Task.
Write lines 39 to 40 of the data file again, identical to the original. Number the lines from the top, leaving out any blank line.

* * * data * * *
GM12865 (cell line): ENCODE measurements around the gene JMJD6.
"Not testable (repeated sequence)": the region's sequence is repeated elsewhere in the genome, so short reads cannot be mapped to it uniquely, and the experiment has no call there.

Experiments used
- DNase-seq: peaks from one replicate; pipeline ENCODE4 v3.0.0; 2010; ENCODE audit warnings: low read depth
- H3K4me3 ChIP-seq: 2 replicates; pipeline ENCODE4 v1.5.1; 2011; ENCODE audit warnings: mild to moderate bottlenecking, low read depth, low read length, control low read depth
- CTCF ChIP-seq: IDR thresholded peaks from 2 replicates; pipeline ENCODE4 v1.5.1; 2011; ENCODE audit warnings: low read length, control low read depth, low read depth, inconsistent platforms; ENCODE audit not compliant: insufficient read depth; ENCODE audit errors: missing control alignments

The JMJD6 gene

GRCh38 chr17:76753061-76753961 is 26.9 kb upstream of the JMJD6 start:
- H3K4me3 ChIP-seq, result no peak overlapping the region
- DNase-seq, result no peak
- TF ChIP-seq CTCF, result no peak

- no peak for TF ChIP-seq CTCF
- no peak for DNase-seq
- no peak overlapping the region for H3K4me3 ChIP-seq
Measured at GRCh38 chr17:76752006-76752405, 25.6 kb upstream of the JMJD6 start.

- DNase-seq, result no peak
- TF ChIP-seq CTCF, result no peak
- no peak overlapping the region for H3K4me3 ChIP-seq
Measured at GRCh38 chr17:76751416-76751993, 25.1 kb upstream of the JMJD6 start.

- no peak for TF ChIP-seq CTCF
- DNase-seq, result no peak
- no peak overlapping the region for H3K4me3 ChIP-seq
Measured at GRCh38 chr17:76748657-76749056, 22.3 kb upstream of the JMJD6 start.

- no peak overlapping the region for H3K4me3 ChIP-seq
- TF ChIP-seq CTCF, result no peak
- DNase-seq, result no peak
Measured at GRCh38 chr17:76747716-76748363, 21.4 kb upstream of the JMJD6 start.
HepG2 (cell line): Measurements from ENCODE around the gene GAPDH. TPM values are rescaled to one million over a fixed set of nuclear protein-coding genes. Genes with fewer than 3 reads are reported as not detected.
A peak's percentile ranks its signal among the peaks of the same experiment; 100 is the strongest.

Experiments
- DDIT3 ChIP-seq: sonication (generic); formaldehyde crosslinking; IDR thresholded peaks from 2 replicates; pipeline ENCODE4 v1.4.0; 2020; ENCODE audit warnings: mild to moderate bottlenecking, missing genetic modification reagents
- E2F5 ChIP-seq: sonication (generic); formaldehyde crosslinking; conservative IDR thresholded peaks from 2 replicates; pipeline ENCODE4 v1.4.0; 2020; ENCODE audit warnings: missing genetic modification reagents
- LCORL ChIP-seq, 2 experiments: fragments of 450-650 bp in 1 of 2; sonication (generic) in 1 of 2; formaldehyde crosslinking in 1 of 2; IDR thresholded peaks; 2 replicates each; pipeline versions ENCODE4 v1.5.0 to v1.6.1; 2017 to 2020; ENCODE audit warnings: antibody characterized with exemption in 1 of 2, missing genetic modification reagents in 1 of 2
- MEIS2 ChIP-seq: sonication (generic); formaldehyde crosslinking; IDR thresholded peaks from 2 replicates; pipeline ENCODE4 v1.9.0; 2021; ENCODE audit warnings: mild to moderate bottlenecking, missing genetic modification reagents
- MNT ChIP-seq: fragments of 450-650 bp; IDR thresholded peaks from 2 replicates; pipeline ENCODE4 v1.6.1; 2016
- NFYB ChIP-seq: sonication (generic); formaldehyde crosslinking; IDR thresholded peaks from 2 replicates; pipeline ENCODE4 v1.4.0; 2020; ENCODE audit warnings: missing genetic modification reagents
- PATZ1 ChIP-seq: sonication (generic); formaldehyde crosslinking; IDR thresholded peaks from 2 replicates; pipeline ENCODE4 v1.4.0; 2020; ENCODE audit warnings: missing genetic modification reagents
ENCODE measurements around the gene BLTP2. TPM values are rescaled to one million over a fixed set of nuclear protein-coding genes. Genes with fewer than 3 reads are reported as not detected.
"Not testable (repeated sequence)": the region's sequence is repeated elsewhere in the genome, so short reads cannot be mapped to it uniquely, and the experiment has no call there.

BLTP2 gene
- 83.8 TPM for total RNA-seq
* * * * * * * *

"Not testable (repeated sequence)": the region's sequence is repeated elsewhere in the genome, so short reads cannot be mapped to it uniquely, and the experiment has no call there.

BLTP2 gene